No Fundraiser Left Inside

No Fundraiser Left Inside

 

by David Allen, Development for Conservation

 

Last year, my wife and I visited Scotland. The short version is that we landed in Glasgow, spent a week on the island of Arran off the west coast, and included three days on the island of Islay to sample scotch.

Arran is about 10 miles wide and 20 miles long, and there’s a footpath – the Arran Way – that follows the shoreline all the way around. It’s about 65 miles and we walked it in the five days we were there. (Highly recommendable if you’re ever in Scotland!)

We planned the trip in our heads for months before we left. Visualized every step of the hike and every other mode of transportation that we employed – plane, train, ferry, bus, taxi, ferry, bus, ferry, bus, ferry, bus, and return flight. But at some level, it was all theory. Scotland’s very existence was theoretical – at least as far as we knew.

Now we talk about our adventure as if we own the entire island of Arran – our island, our B&B, our 18-mile hike the first day, our harrowing, five-point traverse of Dippin’ Head around the south end.

We have changed our perspective from third-person to first. From theoretical to personal.

 

* * * * *

I was in Door County Wisconsin the first time I saw “my” northern lights. There was a massive storm earlier that evening, violent enough that we had been warned to get off the road and seek shelter.

And it certainly lived up to its billing. Dark, fast moving clouds, violent wind gusts that ripped up anything that wasn’t secure including a few trees, sheets of pelting rain, dramatic flashes of lightning, and booming thunder that shook the windows.

We let it completely pass, and the sky opened up clear and dark – at or near a new moon.

Rather than returning to our accommodation, however, my buddy and I went out to a local dock and lay down to contemplate the wonders of the universe – and drink a few beers.

“Look!” he said after a time and pointed to the sky.

The white lights covered the sky and shimmered, like a silk sheet in a light breeze. They weren’t green and red as I had read about, and they weren’t limited to the horizon.

I had no idea what I was looking at.

“Northern lights,” he said.

 

* * * * *

It’s time for my annual reminder that you guys need to get outside.

Is there a project you haven’t seen, a trail you haven’t hiked, or a river calling to you to bring your kayak?

Now’s the time – GO!

Thirty years ago this coming November, I was hired as the Membership Coordinator for The Nature Conservancy’s Oregon Chapter. In those thirty years, I’ve had dozens of memorable experiences just like the ones above.

I could tell you about the bat cave in Texas and the crane migration moving through central Nebraska. I could tell you about fiddler crabs in Florida, and the eleven different species of eagles I saw in Africa.

And I could tell you about “my” northern lights in Door County and about “our” Scottish island.

Each trip, each experience, each step along the way, I learned a little bit more. Some of it I have remembered in vivid detail and some has faded away. But each place and each wonder has become “mine” in some interesting and important way.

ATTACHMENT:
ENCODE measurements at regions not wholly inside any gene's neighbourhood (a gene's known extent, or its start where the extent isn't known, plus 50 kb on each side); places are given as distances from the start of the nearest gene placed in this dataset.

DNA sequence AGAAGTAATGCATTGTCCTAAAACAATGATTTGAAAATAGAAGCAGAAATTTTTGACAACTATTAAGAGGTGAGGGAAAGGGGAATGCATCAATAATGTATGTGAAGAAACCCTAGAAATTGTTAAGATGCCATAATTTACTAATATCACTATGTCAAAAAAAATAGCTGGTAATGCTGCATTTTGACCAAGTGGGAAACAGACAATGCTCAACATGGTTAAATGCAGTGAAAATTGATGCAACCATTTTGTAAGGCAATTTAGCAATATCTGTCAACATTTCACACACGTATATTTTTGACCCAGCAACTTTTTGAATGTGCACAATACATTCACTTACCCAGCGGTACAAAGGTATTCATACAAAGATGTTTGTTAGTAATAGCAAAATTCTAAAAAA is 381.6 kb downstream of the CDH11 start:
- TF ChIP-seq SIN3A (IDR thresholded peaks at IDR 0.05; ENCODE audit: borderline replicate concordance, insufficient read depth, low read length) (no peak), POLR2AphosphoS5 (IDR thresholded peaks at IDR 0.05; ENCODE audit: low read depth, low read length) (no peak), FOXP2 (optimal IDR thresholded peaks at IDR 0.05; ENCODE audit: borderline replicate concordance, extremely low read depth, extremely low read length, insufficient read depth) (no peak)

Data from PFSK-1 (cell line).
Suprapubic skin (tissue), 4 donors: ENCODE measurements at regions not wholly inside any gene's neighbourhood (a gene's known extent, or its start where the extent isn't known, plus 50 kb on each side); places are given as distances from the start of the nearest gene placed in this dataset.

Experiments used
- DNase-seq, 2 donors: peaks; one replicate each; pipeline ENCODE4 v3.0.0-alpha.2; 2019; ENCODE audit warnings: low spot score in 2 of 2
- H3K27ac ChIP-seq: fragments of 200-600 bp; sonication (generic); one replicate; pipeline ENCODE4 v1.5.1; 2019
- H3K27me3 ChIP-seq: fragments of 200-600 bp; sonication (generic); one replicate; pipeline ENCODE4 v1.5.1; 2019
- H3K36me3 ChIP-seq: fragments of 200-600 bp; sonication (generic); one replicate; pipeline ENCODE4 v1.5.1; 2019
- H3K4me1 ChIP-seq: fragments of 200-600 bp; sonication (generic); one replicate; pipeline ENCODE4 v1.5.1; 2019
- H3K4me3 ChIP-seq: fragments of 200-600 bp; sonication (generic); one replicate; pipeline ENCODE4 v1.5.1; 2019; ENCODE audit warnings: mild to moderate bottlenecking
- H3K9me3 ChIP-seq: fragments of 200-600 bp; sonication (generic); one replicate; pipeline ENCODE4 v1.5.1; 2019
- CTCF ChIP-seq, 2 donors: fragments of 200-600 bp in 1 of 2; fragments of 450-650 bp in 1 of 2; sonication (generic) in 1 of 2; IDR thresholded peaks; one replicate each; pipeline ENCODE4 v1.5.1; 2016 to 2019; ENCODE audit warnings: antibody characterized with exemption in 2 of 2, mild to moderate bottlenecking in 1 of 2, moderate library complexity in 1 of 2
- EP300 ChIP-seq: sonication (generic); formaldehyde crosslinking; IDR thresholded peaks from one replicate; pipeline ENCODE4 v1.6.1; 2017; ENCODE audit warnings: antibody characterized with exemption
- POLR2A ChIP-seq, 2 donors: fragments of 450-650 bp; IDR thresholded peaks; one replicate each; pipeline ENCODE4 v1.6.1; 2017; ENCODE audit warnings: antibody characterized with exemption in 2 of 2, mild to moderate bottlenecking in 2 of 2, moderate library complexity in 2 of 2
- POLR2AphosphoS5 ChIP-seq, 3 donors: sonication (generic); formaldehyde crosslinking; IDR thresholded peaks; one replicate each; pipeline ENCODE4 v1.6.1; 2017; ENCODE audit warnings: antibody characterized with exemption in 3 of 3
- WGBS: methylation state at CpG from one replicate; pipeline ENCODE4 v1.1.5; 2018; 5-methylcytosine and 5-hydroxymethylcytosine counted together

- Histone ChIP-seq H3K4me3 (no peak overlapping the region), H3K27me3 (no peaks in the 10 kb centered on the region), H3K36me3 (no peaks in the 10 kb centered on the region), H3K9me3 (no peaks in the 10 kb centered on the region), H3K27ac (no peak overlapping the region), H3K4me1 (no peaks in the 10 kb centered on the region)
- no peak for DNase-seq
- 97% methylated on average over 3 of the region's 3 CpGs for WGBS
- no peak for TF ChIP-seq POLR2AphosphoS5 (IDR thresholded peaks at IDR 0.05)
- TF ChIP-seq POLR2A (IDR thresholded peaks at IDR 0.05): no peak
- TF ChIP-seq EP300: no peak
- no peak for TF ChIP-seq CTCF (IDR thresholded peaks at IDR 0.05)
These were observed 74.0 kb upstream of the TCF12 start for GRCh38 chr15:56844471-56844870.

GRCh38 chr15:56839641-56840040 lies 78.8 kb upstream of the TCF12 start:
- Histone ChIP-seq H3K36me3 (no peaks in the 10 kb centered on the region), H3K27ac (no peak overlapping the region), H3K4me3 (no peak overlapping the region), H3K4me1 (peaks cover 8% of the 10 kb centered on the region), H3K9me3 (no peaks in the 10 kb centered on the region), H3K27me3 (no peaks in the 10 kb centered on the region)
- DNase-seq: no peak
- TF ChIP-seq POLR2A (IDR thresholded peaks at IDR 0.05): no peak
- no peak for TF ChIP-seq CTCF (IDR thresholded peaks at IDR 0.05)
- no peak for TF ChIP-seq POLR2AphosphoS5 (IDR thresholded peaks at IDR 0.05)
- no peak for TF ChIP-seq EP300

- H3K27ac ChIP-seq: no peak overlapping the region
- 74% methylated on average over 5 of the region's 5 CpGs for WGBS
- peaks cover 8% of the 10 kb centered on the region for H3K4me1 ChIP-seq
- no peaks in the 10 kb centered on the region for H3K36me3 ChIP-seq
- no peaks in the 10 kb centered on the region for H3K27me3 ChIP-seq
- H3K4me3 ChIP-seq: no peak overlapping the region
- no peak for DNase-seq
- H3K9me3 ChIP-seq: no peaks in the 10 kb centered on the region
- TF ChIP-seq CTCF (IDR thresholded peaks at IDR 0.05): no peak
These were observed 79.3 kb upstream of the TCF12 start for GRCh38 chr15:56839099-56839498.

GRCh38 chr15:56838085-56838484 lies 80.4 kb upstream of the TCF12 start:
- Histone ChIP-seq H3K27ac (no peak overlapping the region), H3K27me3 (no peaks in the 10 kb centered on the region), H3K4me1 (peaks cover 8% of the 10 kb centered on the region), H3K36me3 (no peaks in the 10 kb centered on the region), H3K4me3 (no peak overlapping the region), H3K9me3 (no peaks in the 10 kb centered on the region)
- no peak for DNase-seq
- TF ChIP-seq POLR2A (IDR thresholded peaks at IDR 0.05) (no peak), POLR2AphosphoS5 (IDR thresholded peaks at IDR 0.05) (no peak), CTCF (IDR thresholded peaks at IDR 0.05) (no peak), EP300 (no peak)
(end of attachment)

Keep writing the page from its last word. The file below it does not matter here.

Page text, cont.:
By going there, and by looking and learning, these theoretical third-person narratives became first-person testimonials. Instead of “I learned about,” it has become “I saw, I heard, I smelled, and I felt.

Whether you are an Executive Director, another staff member with fundraising responsibilities, or a Board member, giving yourself permission to make these stories personal by visiting the sites for which you need to raise money will help you a lot. You will become more effective when you talk about them. It will help you imagine taking donors there – so they can “own” them, too.

And it will keep you motivated.

So GO!

Now’s the time. Get these projects out of your head and into your heart.

Find your story. (Hint: This is the fun part!)

 

If you supervise others, give them permission also. Give everyone the afternoon off one day and show them one of the lesser known projects.

Change their perspectives from third to first-person, too.

 

Cheers, and have a great week.

 

-da

PS: You get extra credit if you take a Board member with you.

 

Photo by Johannes Plenio courtesy of Stocksnap.io.

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4 Comments
  • TRICIA ALDRICH
    Posted at 06:25h, 19 June Reply

    Love it! In our office, I seem to be the one who says, “Let’s get away from our computer screens and get on the river.” We have an annual staff (with maybe a volunteer or Board member) Earth Day paddle to kick off the season, and other paddles when we hear the river call. Thanks!

    • David Allen
      Posted at 07:26h, 19 June Reply

      Trish, Thanks so much for your comment. Getting out from behind our screens is SO important. This is why we do this work, isn’t it?

  • Susan M Shullaw
    Posted at 08:11h, 19 June Reply

    I always enjoy your wisdom, David, and this post seems particularly timely. Thanks for the reminder to unplug. (P.S. And next time, add Skye to your Scottish itinerary!)

    • David Allen
      Posted at 16:18h, 19 June Reply

      Thank you, Susan. Skye is definitely on the list. As are Ornsay, Colonsay, and Lewis, and Harris, and Egg, and Shetland, and …….

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